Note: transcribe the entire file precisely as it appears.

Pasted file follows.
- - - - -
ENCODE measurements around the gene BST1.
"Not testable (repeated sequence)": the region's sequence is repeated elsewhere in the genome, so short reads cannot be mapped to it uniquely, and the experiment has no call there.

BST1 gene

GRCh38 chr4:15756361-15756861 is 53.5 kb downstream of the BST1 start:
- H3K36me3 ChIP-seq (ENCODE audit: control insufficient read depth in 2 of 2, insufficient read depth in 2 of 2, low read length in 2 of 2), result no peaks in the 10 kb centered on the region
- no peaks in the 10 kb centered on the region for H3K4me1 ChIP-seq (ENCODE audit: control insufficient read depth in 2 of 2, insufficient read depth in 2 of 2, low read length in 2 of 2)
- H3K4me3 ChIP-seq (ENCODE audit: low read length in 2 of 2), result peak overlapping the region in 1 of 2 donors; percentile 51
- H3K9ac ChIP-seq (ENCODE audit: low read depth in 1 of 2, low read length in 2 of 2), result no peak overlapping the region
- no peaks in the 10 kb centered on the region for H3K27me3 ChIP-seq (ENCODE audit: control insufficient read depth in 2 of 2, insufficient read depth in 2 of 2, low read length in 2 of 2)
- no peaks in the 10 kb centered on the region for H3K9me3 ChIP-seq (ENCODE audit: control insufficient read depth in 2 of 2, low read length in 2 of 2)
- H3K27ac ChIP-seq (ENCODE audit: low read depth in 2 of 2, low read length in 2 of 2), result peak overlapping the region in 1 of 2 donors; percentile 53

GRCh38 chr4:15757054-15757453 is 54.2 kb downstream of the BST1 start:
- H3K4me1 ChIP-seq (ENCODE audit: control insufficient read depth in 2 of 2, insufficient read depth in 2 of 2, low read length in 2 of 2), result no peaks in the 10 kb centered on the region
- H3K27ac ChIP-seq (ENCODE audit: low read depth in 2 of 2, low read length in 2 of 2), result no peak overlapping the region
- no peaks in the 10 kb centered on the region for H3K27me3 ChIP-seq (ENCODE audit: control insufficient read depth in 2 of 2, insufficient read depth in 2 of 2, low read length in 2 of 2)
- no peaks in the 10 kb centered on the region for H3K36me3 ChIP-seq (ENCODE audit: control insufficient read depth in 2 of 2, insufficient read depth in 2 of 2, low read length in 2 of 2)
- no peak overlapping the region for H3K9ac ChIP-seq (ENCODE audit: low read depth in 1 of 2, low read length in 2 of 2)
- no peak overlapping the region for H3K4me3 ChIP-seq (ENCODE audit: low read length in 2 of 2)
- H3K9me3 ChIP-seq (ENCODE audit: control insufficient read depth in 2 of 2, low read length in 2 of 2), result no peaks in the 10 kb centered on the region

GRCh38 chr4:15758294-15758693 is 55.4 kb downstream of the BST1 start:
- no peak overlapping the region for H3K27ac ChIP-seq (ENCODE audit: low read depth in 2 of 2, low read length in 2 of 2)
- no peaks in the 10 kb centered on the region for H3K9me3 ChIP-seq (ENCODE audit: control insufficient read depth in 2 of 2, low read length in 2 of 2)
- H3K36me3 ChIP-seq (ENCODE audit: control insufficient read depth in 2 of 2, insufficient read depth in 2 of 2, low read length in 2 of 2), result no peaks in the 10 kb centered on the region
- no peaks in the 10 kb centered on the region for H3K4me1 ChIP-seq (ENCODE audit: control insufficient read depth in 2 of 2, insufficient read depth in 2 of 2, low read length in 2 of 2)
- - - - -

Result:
ENCODE measurements around the gene BST1.
"Not testable (repeated sequence)": the region's sequence is repeated elsewhere in the genome, so short reads cannot be mapped to it uniquely, and the experiment has no call there.

BST1 gene

GRCh38 chr4:15756361-15756861 is 53.5 kb downstream of the BST1 start:
- H3K36me3 ChIP-seq (ENCODE audit: control insufficient read depth in 2 of 2, insufficient read depth in 2 of 2, low read length in 2 of 2), result no peaks in the 10 kb centered on the region
- no peaks in the 10 kb centered on the region for H3K4me1 ChIP-seq (ENCODE audit: control insufficient read depth in 2 of 2, insufficient read depth in 2 of 2, low read length in 2 of 2)
- H3K4me3 ChIP-seq (ENCODE audit: low read length in 2 of 2), result peak overlapping the region in 1 of 2 donors; percentile 51
- H3K9ac ChIP-seq (ENCODE audit: low read depth in 1 of 2, low read length in 2 of 2), result no peak overlapping the region
- no peaks in the 10 kb centered on the region for H3K27me3 ChIP-seq (ENCODE audit: control insufficient read depth in 2 of 2, insufficient read depth in 2 of 2, low read length in 2 of 2)
- no peaks in the 10 kb centered on the region for H3K9me3 ChIP-seq (ENCODE audit: control insufficient read depth in 2 of 2, low read length in 2 of 2)
- H3K27ac ChIP-seq (ENCODE audit: low read depth in 2 of 2, low read length in 2 of 2), result peak overlapping the region in 1 of 2 donors; percentile 53

GRCh38 chr4:15757054-15757453 is 54.2 kb downstream of the BST1 start:
- H3K4me1 ChIP-seq (ENCODE audit: control insufficient read depth in 2 of 2, insufficient read depth in 2 of 2, low read length in 2 of 2), result no peaks in the 10 kb centered on the region
- H3K27ac ChIP-seq (ENCODE audit: low read depth in 2 of 2, low read length in 2 of 2), result no peak overlapping the region
- no peaks in the 10 kb centered on the region for H3K27me3 ChIP-seq (ENCODE audit: control insufficient read depth in 2 of 2, insufficient read depth in 2 of 2, low read length in 2 of 2)
- no peaks in the 10 kb centered on the region for H3K36me3 ChIP-seq (ENCODE audit: control insufficient read depth in 2 of 2, insufficient read depth in 2 of 2, low read length in 2 of 2)
- no peak overlapping the region for H3K9ac ChIP-seq (ENCODE audit: low read depth in 1 of 2, low read length in 2 of 2)
- no peak overlapping the region for H3K4me3 ChIP-seq (ENCODE audit: low read length in 2 of 2)
- H3K9me3 ChIP-seq (ENCODE audit: control insufficient read depth in 2 of 2, low read length in 2 of 2), result no peaks in the 10 kb centered on the region

GRCh38 chr4:15758294-15758693 is 55.4 kb downstream of the BST1 start:
- no peak overlapping the region for H3K27ac ChIP-seq (ENCODE audit: low read depth in 2 of 2, low read length in 2 of 2)
- no peaks in the 10 kb centered on the region for H3K9me3 ChIP-seq (ENCODE audit: control insufficient read depth in 2 of 2, low read length in 2 of 2)
- H3K36me3 ChIP-seq (ENCODE audit: control insufficient read depth in 2 of 2, insufficient read depth in 2 of 2, low read length in 2 of 2), result no peaks in the 10 kb centered on the region
- no peaks in the 10 kb centered on the region for H3K4me1 ChIP-seq (ENCODE audit: control insufficient read depth in 2 of 2, insufficient read depth in 2 of 2, low read length in 2 of 2)